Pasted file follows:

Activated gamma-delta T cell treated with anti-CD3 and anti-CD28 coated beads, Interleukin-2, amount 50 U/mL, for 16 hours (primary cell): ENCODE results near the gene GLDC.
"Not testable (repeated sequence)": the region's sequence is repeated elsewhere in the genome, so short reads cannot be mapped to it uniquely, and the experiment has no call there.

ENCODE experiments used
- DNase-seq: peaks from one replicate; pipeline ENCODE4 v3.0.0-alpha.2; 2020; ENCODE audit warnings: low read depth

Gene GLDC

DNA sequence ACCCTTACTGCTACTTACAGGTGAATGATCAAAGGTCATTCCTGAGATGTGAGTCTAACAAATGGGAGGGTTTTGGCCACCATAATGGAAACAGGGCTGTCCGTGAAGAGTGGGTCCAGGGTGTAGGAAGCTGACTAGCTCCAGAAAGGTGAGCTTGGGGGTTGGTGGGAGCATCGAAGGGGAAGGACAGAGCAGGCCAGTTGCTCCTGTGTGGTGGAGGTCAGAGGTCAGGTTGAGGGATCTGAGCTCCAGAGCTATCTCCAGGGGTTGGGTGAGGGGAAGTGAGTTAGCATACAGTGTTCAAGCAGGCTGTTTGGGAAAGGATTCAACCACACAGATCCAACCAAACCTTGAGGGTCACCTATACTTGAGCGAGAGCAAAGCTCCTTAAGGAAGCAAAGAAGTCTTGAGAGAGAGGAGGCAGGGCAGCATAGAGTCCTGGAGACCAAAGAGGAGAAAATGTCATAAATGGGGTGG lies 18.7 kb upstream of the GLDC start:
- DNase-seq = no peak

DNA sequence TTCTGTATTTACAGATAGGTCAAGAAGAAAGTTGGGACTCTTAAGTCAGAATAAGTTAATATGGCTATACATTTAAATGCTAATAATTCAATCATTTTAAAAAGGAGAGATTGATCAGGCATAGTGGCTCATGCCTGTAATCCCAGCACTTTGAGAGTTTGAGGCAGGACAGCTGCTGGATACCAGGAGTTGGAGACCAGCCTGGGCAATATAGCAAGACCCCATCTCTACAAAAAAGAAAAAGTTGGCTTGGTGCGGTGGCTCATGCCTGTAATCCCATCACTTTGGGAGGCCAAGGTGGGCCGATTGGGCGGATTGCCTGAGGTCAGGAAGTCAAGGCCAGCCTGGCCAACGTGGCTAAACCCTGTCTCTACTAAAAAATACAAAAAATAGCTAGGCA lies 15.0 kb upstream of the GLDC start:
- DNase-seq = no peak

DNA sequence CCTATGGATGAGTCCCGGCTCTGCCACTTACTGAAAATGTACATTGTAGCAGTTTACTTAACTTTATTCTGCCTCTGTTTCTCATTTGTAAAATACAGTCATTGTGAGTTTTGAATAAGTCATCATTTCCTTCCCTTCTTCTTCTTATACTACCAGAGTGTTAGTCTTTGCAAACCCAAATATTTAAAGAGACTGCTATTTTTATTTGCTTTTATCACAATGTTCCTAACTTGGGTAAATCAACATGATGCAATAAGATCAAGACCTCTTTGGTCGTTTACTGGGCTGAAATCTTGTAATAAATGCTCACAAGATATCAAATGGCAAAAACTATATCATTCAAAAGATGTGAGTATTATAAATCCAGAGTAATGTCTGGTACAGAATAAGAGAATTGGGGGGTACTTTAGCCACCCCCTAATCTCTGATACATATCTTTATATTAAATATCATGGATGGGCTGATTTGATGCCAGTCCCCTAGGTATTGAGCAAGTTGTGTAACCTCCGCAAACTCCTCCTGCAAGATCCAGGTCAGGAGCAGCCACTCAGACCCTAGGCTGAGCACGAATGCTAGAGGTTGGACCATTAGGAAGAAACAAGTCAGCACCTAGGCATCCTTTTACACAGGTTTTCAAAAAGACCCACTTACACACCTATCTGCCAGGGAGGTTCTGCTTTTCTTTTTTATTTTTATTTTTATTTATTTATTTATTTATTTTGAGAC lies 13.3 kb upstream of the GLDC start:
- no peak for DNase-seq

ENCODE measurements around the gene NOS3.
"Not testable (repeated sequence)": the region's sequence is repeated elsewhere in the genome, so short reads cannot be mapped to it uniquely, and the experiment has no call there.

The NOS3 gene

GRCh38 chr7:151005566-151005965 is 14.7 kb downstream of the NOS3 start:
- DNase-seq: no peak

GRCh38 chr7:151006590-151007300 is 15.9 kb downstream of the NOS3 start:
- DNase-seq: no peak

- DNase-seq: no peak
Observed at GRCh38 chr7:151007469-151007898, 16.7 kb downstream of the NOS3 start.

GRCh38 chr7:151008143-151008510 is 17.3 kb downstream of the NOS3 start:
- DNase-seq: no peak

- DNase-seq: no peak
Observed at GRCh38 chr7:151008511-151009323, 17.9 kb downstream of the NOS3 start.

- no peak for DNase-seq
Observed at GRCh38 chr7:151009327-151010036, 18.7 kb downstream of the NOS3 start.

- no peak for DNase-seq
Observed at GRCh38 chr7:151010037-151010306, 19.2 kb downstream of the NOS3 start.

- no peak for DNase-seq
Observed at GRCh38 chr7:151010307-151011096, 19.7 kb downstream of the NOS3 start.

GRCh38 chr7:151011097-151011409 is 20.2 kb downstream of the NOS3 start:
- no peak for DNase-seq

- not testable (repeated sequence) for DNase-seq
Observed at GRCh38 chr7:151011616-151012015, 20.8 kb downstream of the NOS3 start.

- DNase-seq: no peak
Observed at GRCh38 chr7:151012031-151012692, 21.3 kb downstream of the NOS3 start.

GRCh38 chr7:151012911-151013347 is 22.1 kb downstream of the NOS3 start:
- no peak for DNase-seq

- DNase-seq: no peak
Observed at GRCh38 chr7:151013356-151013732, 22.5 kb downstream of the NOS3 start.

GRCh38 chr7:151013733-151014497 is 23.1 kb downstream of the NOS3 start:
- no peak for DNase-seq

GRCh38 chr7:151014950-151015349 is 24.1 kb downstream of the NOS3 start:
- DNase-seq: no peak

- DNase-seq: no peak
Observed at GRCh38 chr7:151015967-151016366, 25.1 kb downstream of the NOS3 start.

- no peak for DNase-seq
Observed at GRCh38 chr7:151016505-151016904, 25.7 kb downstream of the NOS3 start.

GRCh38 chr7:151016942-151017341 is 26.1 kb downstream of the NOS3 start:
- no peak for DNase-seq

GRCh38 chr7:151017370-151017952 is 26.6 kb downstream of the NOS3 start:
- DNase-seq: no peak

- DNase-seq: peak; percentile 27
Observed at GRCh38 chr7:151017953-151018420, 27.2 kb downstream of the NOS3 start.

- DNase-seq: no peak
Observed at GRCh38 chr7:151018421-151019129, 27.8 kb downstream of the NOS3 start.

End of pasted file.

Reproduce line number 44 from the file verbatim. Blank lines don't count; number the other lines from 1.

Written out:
- DNase-seq: no peak